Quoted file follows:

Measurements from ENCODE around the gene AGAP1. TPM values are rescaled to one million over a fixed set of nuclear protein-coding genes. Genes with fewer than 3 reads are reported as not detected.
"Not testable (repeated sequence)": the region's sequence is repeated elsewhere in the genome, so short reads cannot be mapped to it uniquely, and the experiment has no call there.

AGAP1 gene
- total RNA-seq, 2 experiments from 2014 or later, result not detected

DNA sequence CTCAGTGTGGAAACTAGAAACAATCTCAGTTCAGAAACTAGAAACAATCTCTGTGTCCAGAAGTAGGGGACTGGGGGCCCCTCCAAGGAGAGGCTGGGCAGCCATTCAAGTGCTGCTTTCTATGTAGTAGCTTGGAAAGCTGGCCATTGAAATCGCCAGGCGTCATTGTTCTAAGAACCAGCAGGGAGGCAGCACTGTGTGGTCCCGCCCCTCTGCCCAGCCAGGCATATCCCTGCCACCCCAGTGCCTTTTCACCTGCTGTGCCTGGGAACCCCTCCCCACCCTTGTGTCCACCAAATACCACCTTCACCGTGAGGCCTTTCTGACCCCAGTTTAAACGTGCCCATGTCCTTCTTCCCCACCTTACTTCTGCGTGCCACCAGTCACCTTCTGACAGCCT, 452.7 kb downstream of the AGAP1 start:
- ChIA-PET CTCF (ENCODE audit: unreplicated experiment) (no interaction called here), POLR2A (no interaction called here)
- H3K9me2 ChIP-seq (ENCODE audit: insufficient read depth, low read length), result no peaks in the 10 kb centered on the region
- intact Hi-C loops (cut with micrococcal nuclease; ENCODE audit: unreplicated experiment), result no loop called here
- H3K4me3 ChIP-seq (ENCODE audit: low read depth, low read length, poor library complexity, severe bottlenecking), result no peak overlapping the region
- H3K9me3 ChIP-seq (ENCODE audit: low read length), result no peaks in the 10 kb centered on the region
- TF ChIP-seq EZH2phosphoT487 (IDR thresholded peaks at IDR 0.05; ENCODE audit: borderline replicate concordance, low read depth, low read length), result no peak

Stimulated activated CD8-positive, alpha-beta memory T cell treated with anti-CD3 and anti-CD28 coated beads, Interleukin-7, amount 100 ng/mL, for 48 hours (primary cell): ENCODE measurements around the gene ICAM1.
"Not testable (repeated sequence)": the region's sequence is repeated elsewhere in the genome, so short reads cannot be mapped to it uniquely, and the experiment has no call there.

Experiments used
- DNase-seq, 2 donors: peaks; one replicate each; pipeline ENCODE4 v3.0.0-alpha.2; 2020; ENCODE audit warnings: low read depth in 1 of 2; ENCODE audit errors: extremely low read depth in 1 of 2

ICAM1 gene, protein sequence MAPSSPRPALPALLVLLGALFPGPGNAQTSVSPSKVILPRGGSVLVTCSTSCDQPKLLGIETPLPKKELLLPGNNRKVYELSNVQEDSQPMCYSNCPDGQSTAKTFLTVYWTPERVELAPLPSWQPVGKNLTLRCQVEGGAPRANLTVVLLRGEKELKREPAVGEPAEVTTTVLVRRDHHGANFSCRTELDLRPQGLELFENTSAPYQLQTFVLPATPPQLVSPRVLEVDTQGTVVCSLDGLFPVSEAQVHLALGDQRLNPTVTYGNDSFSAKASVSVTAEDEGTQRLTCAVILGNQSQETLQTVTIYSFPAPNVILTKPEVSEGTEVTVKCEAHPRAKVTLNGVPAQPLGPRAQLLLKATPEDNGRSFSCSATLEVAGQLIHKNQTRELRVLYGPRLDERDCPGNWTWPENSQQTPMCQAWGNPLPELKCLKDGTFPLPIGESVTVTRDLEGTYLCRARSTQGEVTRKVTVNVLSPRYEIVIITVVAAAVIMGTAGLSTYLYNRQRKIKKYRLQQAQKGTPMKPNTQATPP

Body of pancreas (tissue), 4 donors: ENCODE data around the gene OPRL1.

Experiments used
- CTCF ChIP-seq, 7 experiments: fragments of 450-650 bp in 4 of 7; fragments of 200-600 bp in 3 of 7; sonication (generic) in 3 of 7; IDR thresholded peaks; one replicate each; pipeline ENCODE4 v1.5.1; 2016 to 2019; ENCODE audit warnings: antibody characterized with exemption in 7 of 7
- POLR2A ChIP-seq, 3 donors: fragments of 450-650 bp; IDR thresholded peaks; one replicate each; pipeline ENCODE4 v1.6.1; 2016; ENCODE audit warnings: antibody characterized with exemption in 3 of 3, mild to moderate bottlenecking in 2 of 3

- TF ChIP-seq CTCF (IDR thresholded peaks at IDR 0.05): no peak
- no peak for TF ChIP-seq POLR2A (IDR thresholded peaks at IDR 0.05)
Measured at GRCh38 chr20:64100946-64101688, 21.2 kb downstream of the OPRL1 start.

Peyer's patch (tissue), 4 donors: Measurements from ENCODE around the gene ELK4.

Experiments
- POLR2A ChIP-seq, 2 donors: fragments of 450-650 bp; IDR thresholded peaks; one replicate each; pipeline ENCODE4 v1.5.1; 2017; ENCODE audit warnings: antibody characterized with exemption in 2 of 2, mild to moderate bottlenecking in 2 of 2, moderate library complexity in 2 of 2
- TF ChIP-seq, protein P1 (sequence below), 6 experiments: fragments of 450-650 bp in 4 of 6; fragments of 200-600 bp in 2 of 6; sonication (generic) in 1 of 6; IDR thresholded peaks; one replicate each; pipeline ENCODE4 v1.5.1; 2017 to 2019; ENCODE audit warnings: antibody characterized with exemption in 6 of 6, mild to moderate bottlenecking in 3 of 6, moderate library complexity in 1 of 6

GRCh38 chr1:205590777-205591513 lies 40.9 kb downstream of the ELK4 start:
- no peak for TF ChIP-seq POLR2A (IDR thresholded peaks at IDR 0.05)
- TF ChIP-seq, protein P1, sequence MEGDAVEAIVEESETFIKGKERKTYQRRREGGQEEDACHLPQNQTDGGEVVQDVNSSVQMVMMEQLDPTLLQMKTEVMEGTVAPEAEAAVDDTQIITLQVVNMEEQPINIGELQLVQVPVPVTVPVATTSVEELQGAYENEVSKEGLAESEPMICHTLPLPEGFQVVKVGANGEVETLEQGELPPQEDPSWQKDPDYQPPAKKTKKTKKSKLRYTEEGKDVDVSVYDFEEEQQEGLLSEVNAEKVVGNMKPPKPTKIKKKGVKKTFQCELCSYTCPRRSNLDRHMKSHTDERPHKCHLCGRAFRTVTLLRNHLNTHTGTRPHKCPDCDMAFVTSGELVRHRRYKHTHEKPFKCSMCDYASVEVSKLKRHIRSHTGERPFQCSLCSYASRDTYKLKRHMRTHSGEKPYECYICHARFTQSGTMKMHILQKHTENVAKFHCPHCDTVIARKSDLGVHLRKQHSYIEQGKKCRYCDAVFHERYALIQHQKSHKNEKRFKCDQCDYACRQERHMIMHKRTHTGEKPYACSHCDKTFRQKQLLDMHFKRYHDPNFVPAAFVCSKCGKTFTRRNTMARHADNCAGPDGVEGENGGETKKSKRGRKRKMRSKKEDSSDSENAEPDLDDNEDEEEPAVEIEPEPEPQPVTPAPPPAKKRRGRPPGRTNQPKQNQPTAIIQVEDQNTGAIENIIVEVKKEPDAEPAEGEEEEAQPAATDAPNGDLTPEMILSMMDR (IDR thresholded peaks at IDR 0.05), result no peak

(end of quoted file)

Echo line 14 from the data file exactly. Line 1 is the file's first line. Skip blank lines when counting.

Experiments used